What does it mean to be an Australian?: The perceptions of students, senior and prominent Australians

Year: 2005

Author: Craven, Rhonda, Purdie, Nola

Type of paper: Refereed paper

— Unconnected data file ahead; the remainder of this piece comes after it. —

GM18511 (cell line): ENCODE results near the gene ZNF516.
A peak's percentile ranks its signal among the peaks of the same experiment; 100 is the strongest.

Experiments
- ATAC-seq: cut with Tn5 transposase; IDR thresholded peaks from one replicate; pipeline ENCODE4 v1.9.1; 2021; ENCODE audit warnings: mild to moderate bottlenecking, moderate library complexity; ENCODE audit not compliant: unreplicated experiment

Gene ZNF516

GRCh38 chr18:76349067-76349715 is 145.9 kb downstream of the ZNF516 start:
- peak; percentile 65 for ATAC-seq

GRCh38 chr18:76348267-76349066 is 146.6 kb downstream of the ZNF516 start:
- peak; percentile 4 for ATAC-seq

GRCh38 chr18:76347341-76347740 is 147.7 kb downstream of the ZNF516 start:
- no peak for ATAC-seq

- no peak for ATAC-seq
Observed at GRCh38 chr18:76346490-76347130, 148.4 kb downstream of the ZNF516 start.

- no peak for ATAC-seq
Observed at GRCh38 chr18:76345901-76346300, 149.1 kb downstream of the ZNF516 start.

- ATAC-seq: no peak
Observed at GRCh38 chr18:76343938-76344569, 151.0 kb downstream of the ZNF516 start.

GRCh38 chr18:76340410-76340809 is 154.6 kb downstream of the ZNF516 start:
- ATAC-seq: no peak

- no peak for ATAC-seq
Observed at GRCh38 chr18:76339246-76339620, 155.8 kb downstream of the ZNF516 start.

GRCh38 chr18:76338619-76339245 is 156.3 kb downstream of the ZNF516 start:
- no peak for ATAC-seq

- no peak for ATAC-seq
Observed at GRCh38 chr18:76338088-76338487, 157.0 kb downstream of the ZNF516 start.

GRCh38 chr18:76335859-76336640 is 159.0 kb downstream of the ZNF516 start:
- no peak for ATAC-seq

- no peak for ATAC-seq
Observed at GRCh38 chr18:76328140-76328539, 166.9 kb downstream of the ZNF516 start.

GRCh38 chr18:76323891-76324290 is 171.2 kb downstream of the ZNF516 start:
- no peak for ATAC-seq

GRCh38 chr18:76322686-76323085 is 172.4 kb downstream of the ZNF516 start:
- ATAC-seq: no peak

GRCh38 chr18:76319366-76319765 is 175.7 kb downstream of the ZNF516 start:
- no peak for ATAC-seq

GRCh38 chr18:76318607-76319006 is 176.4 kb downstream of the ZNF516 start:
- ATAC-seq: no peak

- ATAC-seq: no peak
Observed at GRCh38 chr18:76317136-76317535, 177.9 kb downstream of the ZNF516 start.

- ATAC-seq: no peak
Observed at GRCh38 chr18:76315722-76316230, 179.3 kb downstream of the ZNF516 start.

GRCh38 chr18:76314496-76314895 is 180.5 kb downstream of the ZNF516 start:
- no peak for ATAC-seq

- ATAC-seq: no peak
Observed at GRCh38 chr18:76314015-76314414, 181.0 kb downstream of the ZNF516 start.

The question "What does it mean to be an Australian?" has significant implications for understanding factors contributing to social cohesion; explaining and promoting ourselves to others; imagining and shaping Australia's future; and shaping civics curriculum. The purpose of this study is to identify, and compare and contrast key components of Australian national and social identity of a sample of Australians (N = 486) comprised of primary (N=71); secondary (N=146), Technical and Further Education (TAFE) (N=59) and University (n=142) students, Senior Australians (n=21), and Prominent Australians (n= 47). Participants completed a written response to the question "What does it mean to be Australian?" Responses were analysed and coded by two coders using content analysis to identify key themes. Key themes identified were analysed separately for each category of participants and compared. Results indicated progressive and traditional notions of Australian national identity. Traditional themes include: Citizenship and Participation, Patriotism and Pride, Personal Attributes, Unique Aspects and lifestyle, Mateship, and the notion of a Fair Go for all. Progressive notions included themes such as Societal Characteristics, and Respect for Other Cultures suggesting that some aspects of national identity may be changing.